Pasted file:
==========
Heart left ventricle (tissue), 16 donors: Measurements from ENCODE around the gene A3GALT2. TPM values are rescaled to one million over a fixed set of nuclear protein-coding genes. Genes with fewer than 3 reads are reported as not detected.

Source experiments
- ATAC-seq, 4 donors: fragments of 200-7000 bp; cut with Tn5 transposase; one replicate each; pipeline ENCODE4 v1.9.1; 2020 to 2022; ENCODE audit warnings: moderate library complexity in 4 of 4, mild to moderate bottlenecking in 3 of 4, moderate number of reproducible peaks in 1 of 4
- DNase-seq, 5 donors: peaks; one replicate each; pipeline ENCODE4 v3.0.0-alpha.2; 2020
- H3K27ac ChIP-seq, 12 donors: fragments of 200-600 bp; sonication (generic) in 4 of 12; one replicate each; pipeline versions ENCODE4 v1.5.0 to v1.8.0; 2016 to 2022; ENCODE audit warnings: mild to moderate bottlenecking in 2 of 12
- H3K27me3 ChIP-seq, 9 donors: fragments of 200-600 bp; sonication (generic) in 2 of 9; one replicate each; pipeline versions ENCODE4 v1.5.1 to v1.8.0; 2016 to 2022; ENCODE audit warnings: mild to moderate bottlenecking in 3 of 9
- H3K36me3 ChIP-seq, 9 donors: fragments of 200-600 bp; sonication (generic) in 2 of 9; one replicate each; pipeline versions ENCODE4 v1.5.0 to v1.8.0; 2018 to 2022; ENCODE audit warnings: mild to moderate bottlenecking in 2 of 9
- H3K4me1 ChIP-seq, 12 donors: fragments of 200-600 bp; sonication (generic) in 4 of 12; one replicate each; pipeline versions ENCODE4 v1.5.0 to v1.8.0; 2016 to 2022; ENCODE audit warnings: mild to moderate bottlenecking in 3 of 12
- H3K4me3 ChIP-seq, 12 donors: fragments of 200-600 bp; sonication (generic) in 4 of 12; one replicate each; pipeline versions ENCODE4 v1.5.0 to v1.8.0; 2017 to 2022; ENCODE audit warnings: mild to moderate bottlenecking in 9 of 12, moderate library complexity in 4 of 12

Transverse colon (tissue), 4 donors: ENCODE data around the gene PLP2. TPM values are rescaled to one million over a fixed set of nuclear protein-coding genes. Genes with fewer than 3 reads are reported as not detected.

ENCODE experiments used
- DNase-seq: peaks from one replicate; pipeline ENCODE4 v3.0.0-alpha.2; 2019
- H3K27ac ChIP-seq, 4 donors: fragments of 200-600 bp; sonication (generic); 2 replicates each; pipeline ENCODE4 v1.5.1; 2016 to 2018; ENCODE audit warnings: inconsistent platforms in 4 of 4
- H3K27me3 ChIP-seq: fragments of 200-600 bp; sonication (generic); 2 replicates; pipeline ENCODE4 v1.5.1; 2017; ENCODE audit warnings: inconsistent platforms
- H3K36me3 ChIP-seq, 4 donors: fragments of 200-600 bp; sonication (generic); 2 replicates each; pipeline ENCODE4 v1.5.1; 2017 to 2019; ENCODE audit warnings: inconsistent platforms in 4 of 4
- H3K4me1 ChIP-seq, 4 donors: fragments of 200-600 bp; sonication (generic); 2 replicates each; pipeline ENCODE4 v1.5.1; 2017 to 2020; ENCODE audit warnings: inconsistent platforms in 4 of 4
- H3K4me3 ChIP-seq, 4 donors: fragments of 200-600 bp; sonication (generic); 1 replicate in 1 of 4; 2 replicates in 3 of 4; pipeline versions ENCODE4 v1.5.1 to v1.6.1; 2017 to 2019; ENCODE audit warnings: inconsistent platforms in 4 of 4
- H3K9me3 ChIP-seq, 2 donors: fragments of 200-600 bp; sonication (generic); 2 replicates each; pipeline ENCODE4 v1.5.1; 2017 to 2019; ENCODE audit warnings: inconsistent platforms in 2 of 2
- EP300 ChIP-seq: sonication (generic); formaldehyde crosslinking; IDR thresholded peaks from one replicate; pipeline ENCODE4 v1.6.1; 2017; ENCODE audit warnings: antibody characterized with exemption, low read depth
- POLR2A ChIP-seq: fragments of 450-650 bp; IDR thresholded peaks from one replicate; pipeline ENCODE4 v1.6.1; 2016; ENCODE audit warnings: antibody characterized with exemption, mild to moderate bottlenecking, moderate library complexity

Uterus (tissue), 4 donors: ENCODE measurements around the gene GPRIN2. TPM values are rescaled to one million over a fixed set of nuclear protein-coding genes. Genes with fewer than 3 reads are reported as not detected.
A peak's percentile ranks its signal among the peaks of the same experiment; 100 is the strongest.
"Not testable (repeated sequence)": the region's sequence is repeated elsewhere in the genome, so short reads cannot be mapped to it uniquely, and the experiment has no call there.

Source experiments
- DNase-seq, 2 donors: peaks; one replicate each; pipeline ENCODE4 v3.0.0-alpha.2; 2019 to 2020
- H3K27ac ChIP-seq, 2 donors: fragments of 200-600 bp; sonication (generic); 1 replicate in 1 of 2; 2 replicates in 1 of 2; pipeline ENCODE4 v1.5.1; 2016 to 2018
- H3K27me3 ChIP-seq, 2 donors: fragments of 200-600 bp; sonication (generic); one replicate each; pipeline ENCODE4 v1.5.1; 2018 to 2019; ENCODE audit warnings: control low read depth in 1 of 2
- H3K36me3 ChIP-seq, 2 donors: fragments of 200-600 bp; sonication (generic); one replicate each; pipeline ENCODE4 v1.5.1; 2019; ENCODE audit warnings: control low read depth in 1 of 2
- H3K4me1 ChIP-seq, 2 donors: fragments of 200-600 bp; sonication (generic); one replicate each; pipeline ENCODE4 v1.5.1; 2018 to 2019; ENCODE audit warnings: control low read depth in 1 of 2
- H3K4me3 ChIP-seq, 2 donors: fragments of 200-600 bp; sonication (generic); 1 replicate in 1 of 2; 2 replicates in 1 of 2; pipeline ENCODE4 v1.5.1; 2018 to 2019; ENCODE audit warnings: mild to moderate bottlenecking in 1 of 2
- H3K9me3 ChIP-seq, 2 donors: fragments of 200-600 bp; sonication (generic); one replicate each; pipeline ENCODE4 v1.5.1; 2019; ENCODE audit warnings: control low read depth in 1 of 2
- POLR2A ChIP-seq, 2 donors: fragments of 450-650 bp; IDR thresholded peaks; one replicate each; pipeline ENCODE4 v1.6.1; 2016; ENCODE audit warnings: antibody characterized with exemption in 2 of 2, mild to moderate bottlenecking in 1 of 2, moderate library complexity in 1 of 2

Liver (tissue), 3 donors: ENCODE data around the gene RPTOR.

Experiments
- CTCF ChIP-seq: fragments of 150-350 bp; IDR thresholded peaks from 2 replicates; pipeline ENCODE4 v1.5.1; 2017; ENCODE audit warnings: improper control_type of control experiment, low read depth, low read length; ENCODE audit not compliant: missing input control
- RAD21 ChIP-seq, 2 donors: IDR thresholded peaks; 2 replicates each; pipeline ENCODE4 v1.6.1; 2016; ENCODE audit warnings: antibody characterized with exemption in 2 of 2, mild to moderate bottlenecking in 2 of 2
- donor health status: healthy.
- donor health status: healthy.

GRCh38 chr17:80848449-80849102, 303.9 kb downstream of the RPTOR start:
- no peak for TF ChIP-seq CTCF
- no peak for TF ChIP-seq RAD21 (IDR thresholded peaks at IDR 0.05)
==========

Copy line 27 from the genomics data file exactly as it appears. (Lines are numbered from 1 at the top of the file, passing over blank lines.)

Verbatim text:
- H3K27me3 ChIP-seq, 2 donors: fragments of 200-600 bp; sonication (generic); one replicate each; pipeline ENCODE4 v1.5.1; 2018 to 2019; ENCODE audit warnings: control low read depth in 1 of 2